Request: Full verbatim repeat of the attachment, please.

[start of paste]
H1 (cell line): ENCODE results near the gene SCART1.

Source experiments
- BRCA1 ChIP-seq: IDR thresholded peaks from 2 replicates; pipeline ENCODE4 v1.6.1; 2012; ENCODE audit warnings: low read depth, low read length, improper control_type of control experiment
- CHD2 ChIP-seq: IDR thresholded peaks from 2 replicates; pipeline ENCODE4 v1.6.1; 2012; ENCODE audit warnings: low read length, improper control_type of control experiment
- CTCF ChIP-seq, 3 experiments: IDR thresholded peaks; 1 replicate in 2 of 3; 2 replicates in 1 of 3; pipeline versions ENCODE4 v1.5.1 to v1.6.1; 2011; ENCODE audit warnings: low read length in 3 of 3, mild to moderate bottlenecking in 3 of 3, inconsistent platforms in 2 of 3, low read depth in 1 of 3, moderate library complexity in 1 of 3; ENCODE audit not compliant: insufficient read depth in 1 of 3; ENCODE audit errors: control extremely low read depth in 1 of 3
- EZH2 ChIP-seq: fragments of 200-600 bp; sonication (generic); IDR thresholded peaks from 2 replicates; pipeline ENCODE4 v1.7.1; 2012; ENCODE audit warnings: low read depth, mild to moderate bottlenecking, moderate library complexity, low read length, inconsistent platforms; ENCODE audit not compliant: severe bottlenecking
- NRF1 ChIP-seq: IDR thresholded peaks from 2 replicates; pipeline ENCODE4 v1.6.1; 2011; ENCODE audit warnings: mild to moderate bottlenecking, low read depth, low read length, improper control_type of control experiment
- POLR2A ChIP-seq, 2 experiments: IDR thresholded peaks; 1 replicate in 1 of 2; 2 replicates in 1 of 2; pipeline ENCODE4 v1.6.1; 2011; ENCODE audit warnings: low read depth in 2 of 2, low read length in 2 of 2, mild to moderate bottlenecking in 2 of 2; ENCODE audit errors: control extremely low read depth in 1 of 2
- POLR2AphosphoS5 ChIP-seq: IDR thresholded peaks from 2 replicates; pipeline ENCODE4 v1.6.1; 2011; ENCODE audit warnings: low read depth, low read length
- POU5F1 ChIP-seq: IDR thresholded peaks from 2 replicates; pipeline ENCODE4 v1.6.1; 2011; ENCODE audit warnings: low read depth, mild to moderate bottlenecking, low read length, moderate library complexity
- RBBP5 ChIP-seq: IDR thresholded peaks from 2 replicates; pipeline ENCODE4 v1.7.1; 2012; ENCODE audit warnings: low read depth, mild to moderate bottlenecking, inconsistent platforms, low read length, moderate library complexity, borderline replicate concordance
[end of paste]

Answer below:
H1 (cell line): ENCODE results near the gene SCART1.

Source experiments
- BRCA1 ChIP-seq: IDR thresholded peaks from 2 replicates; pipeline ENCODE4 v1.6.1; 2012; ENCODE audit warnings: low read depth, low read length, improper control_type of control experiment
- CHD2 ChIP-seq: IDR thresholded peaks from 2 replicates; pipeline ENCODE4 v1.6.1; 2012; ENCODE audit warnings: low read length, improper control_type of control experiment
- CTCF ChIP-seq, 3 experiments: IDR thresholded peaks; 1 replicate in 2 of 3; 2 replicates in 1 of 3; pipeline versions ENCODE4 v1.5.1 to v1.6.1; 2011; ENCODE audit warnings: low read length in 3 of 3, mild to moderate bottlenecking in 3 of 3, inconsistent platforms in 2 of 3, low read depth in 1 of 3, moderate library complexity in 1 of 3; ENCODE audit not compliant: insufficient read depth in 1 of 3; ENCODE audit errors: control extremely low read depth in 1 of 3
- EZH2 ChIP-seq: fragments of 200-600 bp; sonication (generic); IDR thresholded peaks from 2 replicates; pipeline ENCODE4 v1.7.1; 2012; ENCODE audit warnings: low read depth, mild to moderate bottlenecking, moderate library complexity, low read length, inconsistent platforms; ENCODE audit not compliant: severe bottlenecking
- NRF1 ChIP-seq: IDR thresholded peaks from 2 replicates; pipeline ENCODE4 v1.6.1; 2011; ENCODE audit warnings: mild to moderate bottlenecking, low read depth, low read length, improper control_type of control experiment
- POLR2A ChIP-seq, 2 experiments: IDR thresholded peaks; 1 replicate in 1 of 2; 2 replicates in 1 of 2; pipeline ENCODE4 v1.6.1; 2011; ENCODE audit warnings: low read depth in 2 of 2, low read length in 2 of 2, mild to moderate bottlenecking in 2 of 2; ENCODE audit errors: control extremely low read depth in 1 of 2
- POLR2AphosphoS5 ChIP-seq: IDR thresholded peaks from 2 replicates; pipeline ENCODE4 v1.6.1; 2011; ENCODE audit warnings: low read depth, low read length
- POU5F1 ChIP-seq: IDR thresholded peaks from 2 replicates; pipeline ENCODE4 v1.6.1; 2011; ENCODE audit warnings: low read depth, mild to moderate bottlenecking, low read length, moderate library complexity
- RBBP5 ChIP-seq: IDR thresholded peaks from 2 replicates; pipeline ENCODE4 v1.7.1; 2012; ENCODE audit warnings: low read depth, mild to moderate bottlenecking, inconsistent platforms, low read length, moderate library complexity, borderline replicate concordance